Things without all remedy should be without regard; what's done is done.
Shakespeare may not have been referring to last year's taxes when he wrote that as a part of Macbeth, but the 1995 tax year is done. Only Congress can make changes to it now.
So, while farmers gather financial records and receipts from 1995, it's a good time to begin thinking about the 1996 tax year.
"Taxes aren't pleasant for anyone, but there are some things farmers can do to make the blow a little softer," said Keith Kightlinger, a farm business advisor with the University of Georgia Extension Service.
"Tax management is a part of good business management," he said. "It's something you have to pay attention to occasionally throughout the year."
Because farmers are "cash-basis" taxpayers, Kightlinger said, they have some control over their tax liability. Producers can prepay expenses, delay expenses or even time transactions to adjust their annual farm income.
However, to exert that control, they must keep accurate and detailed records. "Pencil and paper or computer makes no difference," he said, "as long as the accuracy is there."
Computers force accuracy, and available software can make generating reports easier. But computers can be an expensive alternative to a notebook, accountants' ledgers and a good, sharp pencil or fine-point pen.
Farmers can look at their total farm income starting around September and begin making management decisions to control their tax liability for the year.
For instance, if total income will be very high, farmers can buy specific supplies for the next year or defer noncontract sales until the new year.
On the other side of the coin, Kightlinger gave the example of a farmer with a loss who is holding a number of bales of cotton. He could sell part or all of the cotton and still not have a high tax liability.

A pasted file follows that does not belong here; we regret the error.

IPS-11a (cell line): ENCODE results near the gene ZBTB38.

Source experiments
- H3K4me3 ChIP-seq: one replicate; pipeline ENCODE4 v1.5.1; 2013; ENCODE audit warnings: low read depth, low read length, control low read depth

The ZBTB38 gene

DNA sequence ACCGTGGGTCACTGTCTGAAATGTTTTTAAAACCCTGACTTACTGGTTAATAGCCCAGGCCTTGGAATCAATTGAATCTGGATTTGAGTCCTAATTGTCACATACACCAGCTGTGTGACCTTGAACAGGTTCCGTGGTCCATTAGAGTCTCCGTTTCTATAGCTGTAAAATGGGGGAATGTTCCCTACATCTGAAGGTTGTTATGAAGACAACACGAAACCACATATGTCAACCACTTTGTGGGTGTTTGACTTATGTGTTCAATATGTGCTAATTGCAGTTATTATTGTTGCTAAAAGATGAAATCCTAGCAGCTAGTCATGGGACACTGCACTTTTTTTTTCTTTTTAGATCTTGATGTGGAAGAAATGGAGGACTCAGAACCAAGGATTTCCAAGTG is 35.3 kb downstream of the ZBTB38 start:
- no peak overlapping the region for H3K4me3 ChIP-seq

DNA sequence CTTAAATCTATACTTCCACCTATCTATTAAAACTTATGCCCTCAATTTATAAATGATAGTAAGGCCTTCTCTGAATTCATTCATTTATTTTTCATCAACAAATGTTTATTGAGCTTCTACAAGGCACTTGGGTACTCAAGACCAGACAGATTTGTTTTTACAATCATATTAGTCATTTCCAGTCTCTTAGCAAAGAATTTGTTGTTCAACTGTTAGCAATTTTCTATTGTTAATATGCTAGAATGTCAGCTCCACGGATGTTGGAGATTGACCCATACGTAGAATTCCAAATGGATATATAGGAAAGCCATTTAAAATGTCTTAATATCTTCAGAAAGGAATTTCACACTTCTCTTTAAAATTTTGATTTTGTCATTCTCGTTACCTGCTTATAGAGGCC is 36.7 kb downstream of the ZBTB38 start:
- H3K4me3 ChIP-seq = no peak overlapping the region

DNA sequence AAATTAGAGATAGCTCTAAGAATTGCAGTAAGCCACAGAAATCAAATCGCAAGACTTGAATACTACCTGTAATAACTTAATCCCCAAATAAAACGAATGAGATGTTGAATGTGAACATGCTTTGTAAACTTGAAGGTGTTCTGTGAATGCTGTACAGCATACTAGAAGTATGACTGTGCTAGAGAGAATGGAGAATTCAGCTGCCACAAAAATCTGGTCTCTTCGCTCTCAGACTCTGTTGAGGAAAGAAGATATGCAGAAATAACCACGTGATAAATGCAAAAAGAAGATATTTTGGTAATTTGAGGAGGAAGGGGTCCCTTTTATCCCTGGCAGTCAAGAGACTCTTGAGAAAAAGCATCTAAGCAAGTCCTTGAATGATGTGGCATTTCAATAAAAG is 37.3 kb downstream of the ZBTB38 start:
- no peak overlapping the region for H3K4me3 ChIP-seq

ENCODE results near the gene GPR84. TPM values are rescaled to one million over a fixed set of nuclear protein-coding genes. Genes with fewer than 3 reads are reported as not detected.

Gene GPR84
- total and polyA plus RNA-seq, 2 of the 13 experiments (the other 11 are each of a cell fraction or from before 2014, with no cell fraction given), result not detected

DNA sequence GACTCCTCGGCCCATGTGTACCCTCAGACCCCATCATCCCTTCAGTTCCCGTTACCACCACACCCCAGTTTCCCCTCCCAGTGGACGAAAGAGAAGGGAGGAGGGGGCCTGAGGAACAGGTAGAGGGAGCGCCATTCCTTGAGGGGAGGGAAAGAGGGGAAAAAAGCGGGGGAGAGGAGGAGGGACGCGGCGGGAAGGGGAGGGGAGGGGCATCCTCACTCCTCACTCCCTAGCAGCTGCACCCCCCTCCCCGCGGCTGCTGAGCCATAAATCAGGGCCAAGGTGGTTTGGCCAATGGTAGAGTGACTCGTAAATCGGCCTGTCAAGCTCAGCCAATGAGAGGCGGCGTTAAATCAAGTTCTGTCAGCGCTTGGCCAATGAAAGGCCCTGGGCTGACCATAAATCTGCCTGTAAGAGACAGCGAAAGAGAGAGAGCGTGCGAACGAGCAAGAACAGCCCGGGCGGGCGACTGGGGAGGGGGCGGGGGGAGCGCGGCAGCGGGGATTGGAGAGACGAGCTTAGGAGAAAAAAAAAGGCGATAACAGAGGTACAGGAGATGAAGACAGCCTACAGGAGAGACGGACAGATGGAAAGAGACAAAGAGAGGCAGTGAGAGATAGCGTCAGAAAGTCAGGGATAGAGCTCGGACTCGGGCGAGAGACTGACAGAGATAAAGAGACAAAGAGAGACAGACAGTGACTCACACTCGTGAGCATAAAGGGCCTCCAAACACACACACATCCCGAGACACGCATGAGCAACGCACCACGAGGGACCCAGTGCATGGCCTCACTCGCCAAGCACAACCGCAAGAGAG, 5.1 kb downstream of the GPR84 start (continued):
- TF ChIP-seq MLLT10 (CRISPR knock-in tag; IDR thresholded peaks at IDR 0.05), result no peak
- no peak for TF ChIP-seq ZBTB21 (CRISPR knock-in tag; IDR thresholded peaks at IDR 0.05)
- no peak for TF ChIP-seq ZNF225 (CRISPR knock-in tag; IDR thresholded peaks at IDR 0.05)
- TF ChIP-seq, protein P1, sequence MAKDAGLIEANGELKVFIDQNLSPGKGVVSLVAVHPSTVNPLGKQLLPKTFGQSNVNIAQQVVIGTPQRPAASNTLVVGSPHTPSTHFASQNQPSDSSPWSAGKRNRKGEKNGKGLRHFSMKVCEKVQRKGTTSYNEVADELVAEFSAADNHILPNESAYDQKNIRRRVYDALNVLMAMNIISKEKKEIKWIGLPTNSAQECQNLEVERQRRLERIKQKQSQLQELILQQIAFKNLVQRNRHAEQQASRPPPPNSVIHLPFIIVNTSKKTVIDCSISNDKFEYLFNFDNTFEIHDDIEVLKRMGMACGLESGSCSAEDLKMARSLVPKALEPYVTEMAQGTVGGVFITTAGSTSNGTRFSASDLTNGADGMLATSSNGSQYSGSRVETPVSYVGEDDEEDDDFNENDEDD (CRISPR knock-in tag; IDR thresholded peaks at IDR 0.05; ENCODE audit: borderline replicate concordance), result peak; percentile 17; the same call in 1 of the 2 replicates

Like anyone, farmers should consult an income tax preparation specialist for specific information and advice on managing their farm tax liability.
The Farmers' Tax Guide from the Internal Revenue Service also provides helpful information for farmers.
Kightlinger recommends that farmers contract with a tax- preparation specialist to file their farm tax returns.
Tax laws are complex and subject to change, he said. Tax underpayment due to misreading or misunderstanding a law can lead to substantial penalty and interest fees, so clear knowledge of the laws is essential.
"Farmers can't be experts at everything," he said. But knowing a little about tax laws can help farmers make management decisions that will ultimately result in tax savings.
Kightlinger said the cost of contracting a professional, licensed tax preparer can pay off in tax savings.
Farmers should have these records easily available for their tax preparer:
* Receipts or other legal documents for equipment or supplies, sales, purchases or trades.
* Records of livestock kept, sold, bought or lost through death.
* Updated employee records.
* Receipts or documents from legitimate contract work done on the farm.
* Bank statements and 1099 forms documenting interest income.
Farmers having a hard time finding these documents need to take the time to set up a filing system. Establishing a definite place for papers will be a big help for next year.
Filing systems can be as simple or complex as the farmer wants.
Simple files work best for many people, with separate files for sales receipts, bank statements, purchase agreements or labor contracts and employee records. Others choose to cross-index or computerize files for easy retrieval.
No matter how farmers choose to set up files or prepare their tax returns, Kightlinger advises everyone to think about taxes before Dec. 31.
"Taxes must be paid," he said. "It's up to the individual to decide how tough or easy filing a return will be and the size of their tax liability."